We understand most of us would rather keep mom or dad at home, but there comes a point where it’s just not safe.
If your loved one is at an age where they may need to move into a senior home, you can help them with this transition.
Here’s our advice if you're faced with transitioning a loved one to senior housing.
TIPS FORSTARTING THE CONVERSATION
No matter what the age of your loved one, now is the time to open the lines of communication.
Share your concerns about their health and safety.
Many seniors do not want to burden their loved ones, but most will respond to honest communication.
Stop the conversation for the time being when a loved one continually refuses to accept the idea of moving.
Be aware of other opportunities to bring up the conversation again.
Hold a family meeting without your loved one and discuss issues, such as, finances and legal documents.
It's important that all family members are on the same page and giving the same message to your loved one.
Avoid discussing sensitive personal family matters and focus on what is best for your loved one.
TIPS FORA SMOOTH TRANSITION
Encourage your loved one to participate as much as possible in the selection of the new home.
Arrange for your loved one to make a visit to the home to meet the staff, residents, and try the food.
Allow your loved one to choose which personal items they will take.
Review the contract carefully.Read resident rights and know the process for voicing complaints, compliments or concerns.
Review state inspection reports. (We provide these for you)
Create a pro’s & con’s list of each appropriate facility.
Listen to the concerns and fears of the senior and address them.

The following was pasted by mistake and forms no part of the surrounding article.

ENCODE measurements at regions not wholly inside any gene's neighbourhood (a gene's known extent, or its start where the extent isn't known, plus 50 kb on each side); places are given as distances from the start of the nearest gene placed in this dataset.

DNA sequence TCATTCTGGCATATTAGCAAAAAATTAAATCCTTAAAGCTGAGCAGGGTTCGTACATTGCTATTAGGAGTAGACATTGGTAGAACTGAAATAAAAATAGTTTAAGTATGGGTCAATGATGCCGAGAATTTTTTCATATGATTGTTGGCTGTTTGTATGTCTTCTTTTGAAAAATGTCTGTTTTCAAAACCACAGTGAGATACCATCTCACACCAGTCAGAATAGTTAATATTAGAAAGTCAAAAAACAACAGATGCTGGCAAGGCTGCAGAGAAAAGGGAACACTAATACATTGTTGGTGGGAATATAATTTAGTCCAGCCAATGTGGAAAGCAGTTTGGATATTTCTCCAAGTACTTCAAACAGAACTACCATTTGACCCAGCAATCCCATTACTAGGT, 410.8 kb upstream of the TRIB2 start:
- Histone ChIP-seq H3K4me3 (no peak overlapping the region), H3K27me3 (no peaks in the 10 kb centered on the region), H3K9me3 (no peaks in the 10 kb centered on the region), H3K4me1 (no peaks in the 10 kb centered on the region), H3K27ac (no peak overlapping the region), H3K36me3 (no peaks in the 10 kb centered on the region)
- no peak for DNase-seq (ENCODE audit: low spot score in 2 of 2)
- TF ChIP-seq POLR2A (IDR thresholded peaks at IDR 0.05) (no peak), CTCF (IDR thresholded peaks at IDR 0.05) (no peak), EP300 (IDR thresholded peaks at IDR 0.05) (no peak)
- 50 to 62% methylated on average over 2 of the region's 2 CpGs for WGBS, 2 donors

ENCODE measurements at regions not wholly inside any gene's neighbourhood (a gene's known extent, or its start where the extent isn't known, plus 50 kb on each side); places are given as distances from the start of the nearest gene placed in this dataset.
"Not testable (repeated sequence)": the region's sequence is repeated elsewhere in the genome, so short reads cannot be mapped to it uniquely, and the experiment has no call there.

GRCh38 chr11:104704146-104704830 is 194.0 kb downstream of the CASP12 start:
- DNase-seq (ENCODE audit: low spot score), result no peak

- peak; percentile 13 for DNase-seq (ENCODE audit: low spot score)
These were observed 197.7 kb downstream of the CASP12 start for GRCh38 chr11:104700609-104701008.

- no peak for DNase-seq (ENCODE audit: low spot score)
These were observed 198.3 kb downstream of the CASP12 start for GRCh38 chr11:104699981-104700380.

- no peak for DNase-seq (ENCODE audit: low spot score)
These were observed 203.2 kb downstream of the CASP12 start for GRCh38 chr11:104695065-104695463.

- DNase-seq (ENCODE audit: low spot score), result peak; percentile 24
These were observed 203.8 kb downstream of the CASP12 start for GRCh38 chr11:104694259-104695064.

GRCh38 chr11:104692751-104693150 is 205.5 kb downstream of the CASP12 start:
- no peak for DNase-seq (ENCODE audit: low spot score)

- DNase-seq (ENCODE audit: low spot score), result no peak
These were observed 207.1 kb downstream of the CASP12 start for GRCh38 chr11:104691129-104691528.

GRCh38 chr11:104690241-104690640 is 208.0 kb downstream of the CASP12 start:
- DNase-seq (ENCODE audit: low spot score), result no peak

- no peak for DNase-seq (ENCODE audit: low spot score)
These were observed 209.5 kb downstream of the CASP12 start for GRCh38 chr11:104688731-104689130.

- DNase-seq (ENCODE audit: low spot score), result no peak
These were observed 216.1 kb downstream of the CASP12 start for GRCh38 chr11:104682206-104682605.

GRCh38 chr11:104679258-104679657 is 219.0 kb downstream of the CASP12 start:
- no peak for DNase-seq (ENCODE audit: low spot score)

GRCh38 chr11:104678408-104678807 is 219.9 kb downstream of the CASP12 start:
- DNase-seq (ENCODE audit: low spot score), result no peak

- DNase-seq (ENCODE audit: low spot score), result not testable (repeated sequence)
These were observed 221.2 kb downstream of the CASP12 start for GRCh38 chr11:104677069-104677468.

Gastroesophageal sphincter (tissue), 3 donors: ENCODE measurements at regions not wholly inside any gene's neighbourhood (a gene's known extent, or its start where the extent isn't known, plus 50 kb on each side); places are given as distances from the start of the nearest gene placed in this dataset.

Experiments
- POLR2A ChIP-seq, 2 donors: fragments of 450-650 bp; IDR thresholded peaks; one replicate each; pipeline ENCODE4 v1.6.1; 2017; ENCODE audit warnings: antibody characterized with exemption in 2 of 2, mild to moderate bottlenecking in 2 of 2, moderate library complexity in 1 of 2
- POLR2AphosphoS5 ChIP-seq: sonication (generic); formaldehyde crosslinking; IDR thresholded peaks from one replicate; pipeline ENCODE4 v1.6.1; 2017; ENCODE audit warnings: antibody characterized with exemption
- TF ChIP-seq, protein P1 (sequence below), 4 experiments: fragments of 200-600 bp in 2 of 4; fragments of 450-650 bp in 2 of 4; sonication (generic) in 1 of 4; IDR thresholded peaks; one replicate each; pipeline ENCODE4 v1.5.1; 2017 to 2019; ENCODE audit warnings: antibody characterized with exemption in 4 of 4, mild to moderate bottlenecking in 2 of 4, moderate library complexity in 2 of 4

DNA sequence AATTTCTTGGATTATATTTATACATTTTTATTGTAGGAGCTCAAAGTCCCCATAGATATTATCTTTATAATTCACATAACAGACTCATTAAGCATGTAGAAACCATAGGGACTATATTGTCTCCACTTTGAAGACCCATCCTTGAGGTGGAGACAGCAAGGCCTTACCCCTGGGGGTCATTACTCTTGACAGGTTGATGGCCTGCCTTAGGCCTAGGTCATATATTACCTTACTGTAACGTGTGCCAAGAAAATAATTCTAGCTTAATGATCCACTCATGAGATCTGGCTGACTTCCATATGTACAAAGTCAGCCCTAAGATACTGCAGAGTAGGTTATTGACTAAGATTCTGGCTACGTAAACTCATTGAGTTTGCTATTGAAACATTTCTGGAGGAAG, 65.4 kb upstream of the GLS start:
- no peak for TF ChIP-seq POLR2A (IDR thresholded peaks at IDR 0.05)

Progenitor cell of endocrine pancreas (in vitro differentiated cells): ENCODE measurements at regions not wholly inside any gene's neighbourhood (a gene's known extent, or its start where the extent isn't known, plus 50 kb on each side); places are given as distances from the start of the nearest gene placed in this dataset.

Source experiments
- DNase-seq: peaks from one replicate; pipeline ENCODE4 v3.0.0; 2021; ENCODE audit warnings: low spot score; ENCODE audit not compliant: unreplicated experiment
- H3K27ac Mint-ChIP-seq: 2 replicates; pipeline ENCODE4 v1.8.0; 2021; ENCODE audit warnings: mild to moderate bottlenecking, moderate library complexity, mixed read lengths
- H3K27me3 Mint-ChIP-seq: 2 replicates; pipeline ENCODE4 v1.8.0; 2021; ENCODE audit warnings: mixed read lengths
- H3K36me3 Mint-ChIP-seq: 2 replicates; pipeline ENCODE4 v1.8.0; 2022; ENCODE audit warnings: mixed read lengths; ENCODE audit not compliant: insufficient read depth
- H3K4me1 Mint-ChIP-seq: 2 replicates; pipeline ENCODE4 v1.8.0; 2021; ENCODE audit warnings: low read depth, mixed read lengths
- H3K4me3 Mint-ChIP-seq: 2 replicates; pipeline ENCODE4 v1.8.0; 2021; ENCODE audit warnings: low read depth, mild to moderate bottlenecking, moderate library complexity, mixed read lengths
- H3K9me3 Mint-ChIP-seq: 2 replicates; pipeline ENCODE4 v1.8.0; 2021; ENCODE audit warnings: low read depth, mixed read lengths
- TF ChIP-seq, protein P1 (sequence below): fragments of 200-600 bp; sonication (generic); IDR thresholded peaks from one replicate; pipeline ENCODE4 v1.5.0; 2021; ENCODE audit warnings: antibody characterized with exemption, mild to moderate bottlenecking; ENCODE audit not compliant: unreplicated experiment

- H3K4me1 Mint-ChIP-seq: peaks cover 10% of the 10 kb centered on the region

Go through some “what if’s” and keep the end goal in mind.
TIPS FORAFTER THE MOVE
Be aware that you may be feeling sad or guilty and this is normal.
Stay positive and remember why you and your loved one made this decision.
Relocation Stress Syndrome (RSS) is real and common no matter how old you are.
Be aware of the signs of RSS such as anxiety, depression, disorientation, and exhaustion.
Understand that everyone is different and some people may show no signs where others may be affected for the first couple of days or even months.
Encourage your loved one to retain patterns from home, such as subscribing to the newspaper, having afternoon tea, or taking walks.
Invite family and friends over to dinner in the private dining room of their “new home.”
Visit daily if that is what you did when they were home.
There is usually a resident run ‘welcome committee’ that will help new residents to fit in and feel welcome.
Be sure to read welcome packets that will list important names and numbers as well as community ‘rules.’
Meet all the staff and know their role and how to get in touch with them.
TIPS FORTRANSITIONING TO AN ALZHEIMER'S FACILITY
Involve your loved one as much as is reasonable and comfortable for them in the plans for the move.
Be prepared for emotions. If your loved one does express fear or anger at the move, validate their feelings.
Do not argue or disagree. But do acknowledge that the move is for their wellbeing and safety.
Arrange the room with familiar items before they arrive.Familiarity will assist with the adjustment.
Compose a list of important information for your loved ones’ new caregivers. For example, likes/dislikes, things that make him happy/sad, and their daily routine.
Move during the mid-morning or mid-afternoon.
Early mornings tend to be a busy, hectic time at communities.A calm entrance will be less alarming to a person with dementia.
Allow for some quiet adjustment time for your loved one in their new room before venturing out to other areas of the community.
Ask staff at the facility to limit the number of people coming in and out of the room or introducing themselves.
Keep a happy face, even though you may not feel like it.
Keeping yourself calm will help reassure your loved one that this is a positive transition and they are safe.
If your loved one has been receiving home care, have the scheduled caregiver continue to visit at the new community for the first week or two.
This can be very comforting, but also beneficial to the staff who can learn about how to best care for the senior from someone who is already familiar with his or her care needs.
Join your loved one for meals in a quiet area during the first couple of days.
Patience is key during this process.
It will take at least 4-6 weeks to smooth out many of the wrinkles you encounter in the first week following move-in.
It will take some time for your loved one to adjust to their new surroundings.
Looking for Some Advice?
We're happy to help!